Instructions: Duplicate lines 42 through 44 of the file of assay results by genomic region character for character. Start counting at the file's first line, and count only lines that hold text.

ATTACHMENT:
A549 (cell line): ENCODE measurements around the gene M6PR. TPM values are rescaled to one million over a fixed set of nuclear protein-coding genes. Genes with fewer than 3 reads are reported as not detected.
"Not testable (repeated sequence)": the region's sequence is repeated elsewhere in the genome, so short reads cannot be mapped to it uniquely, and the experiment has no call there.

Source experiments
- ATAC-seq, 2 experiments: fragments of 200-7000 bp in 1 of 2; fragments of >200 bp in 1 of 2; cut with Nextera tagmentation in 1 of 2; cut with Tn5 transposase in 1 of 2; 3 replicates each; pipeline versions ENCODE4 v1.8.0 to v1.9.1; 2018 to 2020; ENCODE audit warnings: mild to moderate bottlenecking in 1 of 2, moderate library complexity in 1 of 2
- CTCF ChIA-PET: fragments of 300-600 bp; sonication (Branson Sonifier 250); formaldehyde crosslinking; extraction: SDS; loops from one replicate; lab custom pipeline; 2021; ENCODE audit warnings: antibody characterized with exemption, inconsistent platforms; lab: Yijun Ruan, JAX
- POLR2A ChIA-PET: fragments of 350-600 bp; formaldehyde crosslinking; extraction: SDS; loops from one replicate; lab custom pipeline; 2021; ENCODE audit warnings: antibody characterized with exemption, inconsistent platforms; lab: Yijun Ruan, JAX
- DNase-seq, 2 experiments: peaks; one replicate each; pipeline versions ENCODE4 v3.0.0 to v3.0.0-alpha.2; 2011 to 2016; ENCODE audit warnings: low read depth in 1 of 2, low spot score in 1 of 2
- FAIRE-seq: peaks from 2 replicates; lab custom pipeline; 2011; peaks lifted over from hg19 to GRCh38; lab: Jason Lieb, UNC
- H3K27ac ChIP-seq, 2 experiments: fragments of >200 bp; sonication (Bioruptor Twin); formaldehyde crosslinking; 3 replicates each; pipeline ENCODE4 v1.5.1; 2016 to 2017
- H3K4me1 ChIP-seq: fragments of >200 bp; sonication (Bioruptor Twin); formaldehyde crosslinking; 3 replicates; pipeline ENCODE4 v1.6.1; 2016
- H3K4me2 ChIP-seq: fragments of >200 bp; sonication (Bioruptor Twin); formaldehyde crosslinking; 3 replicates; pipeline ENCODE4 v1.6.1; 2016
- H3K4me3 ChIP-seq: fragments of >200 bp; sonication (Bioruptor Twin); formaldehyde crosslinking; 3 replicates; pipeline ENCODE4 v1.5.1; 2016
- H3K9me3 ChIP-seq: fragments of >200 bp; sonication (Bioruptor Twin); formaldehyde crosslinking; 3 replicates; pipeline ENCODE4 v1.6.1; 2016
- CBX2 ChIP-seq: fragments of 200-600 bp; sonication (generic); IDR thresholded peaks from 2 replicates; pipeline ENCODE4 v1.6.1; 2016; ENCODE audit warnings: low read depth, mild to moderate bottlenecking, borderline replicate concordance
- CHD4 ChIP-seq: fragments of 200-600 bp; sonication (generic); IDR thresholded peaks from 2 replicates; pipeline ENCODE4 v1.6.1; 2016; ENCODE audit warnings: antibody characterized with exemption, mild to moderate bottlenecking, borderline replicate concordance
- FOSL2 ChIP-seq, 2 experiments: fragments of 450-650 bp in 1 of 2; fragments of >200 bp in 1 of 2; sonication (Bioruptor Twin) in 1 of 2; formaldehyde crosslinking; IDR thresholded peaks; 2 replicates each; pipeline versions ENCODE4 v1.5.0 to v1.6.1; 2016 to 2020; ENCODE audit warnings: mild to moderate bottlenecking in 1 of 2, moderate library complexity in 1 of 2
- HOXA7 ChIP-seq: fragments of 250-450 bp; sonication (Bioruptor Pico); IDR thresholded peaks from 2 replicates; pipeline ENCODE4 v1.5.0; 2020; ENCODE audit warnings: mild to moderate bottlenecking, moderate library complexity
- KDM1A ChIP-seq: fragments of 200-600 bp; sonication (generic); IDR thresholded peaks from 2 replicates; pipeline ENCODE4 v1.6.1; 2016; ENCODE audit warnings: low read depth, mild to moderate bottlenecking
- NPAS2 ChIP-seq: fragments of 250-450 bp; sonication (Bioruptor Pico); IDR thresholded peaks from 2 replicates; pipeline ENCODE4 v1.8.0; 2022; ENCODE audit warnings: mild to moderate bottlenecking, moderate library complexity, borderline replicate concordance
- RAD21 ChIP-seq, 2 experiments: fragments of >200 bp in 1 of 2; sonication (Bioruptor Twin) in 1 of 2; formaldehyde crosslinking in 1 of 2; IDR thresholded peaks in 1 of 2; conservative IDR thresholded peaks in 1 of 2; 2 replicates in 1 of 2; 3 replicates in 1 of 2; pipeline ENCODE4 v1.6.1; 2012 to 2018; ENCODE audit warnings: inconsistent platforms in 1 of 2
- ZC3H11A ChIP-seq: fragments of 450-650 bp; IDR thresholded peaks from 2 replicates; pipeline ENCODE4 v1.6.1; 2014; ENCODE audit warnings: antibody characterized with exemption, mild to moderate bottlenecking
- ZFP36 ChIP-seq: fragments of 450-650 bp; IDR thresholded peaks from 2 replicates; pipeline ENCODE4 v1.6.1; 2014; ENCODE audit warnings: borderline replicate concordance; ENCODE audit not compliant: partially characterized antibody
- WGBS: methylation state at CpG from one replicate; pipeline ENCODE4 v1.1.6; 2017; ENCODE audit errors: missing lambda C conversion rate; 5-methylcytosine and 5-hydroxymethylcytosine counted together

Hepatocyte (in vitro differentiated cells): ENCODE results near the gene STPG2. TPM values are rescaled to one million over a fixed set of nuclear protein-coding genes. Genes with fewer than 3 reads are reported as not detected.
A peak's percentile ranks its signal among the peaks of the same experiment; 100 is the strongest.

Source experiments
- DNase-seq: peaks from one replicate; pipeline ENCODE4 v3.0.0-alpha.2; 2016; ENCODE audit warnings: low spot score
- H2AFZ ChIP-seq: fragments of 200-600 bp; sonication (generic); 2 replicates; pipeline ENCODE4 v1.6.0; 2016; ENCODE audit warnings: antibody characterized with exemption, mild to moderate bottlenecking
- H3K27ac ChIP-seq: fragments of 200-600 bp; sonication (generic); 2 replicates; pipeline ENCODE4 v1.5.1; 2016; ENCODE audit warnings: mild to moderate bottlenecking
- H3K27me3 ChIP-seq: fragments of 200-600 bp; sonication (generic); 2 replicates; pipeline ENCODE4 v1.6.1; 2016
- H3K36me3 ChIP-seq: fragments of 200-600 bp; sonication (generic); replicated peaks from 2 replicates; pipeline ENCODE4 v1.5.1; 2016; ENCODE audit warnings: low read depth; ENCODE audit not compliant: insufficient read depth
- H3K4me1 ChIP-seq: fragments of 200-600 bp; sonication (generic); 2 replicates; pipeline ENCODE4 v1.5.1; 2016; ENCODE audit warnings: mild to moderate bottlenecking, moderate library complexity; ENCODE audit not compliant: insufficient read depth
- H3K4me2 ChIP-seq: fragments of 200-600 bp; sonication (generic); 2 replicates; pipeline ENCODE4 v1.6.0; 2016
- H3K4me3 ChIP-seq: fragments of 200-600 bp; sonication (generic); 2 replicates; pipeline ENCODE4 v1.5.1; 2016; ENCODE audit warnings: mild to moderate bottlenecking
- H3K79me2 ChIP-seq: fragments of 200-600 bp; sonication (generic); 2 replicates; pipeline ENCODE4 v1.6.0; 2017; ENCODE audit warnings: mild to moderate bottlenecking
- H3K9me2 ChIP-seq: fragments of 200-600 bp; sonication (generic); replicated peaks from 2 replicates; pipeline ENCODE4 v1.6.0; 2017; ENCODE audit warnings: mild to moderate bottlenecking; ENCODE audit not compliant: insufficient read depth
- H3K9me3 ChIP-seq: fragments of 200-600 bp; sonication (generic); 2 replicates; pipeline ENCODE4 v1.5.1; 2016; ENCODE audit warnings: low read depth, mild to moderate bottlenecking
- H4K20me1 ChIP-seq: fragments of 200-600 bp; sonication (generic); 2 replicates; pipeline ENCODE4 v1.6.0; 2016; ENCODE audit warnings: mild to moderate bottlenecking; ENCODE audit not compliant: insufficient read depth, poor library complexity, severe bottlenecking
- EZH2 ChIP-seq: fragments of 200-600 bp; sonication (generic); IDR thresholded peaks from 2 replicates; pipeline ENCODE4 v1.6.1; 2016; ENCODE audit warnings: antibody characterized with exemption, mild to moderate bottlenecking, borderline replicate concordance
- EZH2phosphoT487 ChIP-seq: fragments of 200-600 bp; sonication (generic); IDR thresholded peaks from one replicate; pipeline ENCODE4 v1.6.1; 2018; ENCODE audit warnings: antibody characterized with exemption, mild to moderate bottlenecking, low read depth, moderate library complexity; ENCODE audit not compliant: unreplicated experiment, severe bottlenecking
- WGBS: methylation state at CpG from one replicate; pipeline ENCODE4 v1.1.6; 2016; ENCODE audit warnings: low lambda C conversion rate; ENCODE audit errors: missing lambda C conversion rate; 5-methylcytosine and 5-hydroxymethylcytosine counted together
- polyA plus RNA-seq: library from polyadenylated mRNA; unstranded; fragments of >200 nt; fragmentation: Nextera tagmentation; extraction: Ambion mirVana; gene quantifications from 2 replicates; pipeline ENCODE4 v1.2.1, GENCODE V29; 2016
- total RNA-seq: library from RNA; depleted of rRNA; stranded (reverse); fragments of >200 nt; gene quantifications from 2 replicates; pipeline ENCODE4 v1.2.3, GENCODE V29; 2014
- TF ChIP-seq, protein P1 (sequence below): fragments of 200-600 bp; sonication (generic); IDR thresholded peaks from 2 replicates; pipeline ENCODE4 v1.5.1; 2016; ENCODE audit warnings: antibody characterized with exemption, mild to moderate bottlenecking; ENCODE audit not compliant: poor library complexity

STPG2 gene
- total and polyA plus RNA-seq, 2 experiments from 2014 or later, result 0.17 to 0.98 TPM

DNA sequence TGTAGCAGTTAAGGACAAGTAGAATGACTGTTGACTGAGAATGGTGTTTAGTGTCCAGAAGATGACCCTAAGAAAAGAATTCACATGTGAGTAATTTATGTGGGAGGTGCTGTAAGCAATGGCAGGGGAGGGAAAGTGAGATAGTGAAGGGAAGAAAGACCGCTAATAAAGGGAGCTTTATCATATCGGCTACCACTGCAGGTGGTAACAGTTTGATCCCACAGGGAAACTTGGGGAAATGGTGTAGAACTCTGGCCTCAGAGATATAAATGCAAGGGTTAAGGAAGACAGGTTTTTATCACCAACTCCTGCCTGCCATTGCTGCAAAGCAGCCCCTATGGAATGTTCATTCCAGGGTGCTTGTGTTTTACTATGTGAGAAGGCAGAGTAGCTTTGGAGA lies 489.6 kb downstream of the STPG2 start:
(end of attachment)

- polyA plus RNA-seq: library from polyadenylated mRNA; unstranded; fragments of >200 nt; fragmentation: Nextera tagmentation; extraction: Ambion mirVana; gene quantifications from 2 replicates; pipeline ENCODE4 v1.2.1, GENCODE V29; 2016
- total RNA-seq: library from RNA; depleted of rRNA; stranded (reverse); fragments of >200 nt; gene quantifications from 2 replicates; pipeline ENCODE4 v1.2.3, GENCODE V29; 2014
- TF ChIP-seq, protein P1 (sequence below): fragments of 200-600 bp; sonication (generic); IDR thresholded peaks from 2 replicates; pipeline ENCODE4 v1.5.1; 2016; ENCODE audit warnings: antibody characterized with exemption, mild to moderate bottlenecking; ENCODE audit not compliant: poor library complexity